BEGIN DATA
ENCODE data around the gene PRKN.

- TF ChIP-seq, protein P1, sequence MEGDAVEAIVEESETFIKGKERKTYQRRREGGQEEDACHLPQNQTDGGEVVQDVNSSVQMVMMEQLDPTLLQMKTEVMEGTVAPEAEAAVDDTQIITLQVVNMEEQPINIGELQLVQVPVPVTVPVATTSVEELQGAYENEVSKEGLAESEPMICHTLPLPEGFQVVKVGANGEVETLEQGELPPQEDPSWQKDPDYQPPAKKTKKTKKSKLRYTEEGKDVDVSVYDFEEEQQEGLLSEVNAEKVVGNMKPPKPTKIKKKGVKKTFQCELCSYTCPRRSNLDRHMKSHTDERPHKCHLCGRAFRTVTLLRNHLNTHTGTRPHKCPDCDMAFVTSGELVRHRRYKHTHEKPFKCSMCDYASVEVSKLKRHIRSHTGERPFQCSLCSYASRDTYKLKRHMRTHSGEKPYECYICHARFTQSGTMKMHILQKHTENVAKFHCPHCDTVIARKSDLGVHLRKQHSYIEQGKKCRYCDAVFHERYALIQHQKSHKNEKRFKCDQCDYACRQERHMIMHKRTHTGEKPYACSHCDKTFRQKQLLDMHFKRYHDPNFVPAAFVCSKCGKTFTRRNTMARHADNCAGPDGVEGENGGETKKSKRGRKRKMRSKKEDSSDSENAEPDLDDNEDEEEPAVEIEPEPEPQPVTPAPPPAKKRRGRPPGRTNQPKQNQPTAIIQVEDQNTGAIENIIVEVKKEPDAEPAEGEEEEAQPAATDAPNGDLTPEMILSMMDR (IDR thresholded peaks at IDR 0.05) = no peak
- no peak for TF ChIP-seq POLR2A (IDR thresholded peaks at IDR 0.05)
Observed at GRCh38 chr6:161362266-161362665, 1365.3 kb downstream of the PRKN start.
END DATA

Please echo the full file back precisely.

ENCODE data around the gene PRKN.

- TF ChIP-seq, protein P1, sequence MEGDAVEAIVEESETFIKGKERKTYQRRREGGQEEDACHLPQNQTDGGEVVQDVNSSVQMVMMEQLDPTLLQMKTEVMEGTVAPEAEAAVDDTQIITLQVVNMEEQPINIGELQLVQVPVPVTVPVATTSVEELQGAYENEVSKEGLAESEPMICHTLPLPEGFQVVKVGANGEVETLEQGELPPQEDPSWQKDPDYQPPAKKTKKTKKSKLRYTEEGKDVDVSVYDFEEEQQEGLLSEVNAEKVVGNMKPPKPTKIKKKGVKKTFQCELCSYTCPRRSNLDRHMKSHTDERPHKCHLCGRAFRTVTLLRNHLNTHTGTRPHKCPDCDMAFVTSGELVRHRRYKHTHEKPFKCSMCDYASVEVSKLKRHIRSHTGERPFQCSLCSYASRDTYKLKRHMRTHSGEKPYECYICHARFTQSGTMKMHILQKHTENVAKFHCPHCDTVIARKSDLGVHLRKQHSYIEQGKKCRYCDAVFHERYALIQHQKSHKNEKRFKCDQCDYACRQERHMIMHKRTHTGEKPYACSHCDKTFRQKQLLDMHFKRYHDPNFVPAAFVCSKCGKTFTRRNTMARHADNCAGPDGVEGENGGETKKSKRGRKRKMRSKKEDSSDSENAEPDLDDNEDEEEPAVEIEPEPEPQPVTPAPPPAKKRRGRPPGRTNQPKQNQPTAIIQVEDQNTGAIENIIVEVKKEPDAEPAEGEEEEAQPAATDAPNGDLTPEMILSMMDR (IDR thresholded peaks at IDR 0.05) = no peak
- no peak for TF ChIP-seq POLR2A (IDR thresholded peaks at IDR 0.05)
Observed at GRCh38 chr6:161362266-161362665, 1365.3 kb downstream of the PRKN start.